The Chocolate Show
With contributions from Karen Fawcett of Bonjour Paris and Kathryn Nilsson Reichert.
February is certainly a time for chocolate, and we’ve tasted and reviewed some of the best for you, so you’ll be sure to buy the tastiest morsels for your loves this month.
Not long ago I found myself at the Chocolate Show in New York, which is also held in Paris and Cairo, curiously (it might take a pause on Cairo this year, eh?). I decided that the Chocolate Show was the perfect excuse to have a virtual tasting of sorts to compare French and American chocolate. Could American chocolate possibly hold up to the spectacular French chocolate I was partial to? I felt as if I would be biased, so I brought in two consorts, Karen and Kathryn (hard-core Francophiles and fellow bloggers), to help me out. Karen brought in an entire team of tasters and had a chocolate party.
We tested 6 chocolates on a scale from 1 to 10 for taste (most important, of course), packaging, inventiveness and artistry. BTW, if you can’t get to Paris anytime soon, this virtual trip via chocolate is the way to go!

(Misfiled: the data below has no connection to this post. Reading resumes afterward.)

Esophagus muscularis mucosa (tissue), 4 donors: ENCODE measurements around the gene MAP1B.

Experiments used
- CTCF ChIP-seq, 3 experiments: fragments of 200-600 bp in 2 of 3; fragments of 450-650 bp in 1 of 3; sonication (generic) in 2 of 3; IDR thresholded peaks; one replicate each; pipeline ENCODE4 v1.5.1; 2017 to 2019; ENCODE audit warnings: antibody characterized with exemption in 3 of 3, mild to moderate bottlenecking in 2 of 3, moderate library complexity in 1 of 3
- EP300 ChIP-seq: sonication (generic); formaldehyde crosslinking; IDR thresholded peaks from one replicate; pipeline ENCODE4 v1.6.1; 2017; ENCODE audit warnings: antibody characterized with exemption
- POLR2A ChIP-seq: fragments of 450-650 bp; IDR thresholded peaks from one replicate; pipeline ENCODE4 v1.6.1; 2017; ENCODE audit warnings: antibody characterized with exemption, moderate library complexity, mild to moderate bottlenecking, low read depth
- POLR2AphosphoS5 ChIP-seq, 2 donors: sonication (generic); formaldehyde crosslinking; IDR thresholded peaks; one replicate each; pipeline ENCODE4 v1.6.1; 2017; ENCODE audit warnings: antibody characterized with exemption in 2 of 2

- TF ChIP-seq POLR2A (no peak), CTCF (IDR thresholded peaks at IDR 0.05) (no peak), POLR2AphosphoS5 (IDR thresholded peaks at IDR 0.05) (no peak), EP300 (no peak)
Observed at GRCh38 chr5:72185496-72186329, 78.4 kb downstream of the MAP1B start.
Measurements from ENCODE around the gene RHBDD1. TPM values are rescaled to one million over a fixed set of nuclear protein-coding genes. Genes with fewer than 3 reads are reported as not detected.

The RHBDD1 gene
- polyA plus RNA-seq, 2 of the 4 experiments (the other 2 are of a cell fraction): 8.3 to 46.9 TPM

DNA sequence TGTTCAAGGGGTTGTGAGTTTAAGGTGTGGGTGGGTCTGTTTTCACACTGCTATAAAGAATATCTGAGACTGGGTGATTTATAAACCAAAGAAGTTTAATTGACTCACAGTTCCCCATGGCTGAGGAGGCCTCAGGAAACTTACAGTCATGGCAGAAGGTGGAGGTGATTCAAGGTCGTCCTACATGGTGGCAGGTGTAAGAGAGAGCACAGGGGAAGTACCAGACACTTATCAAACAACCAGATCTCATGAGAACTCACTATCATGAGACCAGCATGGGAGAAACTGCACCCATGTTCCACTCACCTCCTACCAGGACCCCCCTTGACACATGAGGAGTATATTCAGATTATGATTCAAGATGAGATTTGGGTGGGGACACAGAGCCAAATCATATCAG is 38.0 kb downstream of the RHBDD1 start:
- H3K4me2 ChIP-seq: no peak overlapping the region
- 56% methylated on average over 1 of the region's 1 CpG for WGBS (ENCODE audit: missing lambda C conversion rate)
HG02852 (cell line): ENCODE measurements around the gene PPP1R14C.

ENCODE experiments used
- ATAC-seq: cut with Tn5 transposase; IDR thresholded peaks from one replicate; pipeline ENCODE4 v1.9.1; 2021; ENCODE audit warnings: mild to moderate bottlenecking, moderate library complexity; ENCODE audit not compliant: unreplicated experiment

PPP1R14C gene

Michel Cluizel, from Paris, is a name you see a lot in the City of Light. It has been making chocolate since 1948 and clearly knows what it’s doing. I gave it a seven. The chocolate has great flavor, and Michel Cluizel has an ample line of product, but I’ve never been crazy about the packaging. That’s probably the least important area, but let’s face it: when you are buying a gift of chocolate, it has to be beautiful. Michel Cluizel has recently opened in New York.
The Bonjour Paris team felt Michel Cluizel’s chocolates were an eight and judged them to be “really good” and unpretentious. They were among the winners. Nothing was wrong with the packaging, and they were deemed “pure melt-in-your-mouth” (calories). Kathryn Reichert said, “I was not optimistic about these because I have seen them in many places in France and thought of the brand as ‘mass-market chocolate.’ I was so wrong: the dark chocolate was velvety, rich and thoroughly delicious. Small, individually wrapped squares mean you can have a quick treat anytime.”
Adding it up and balancing all of our tastes, I think Michel Cluizel rates a strong seven.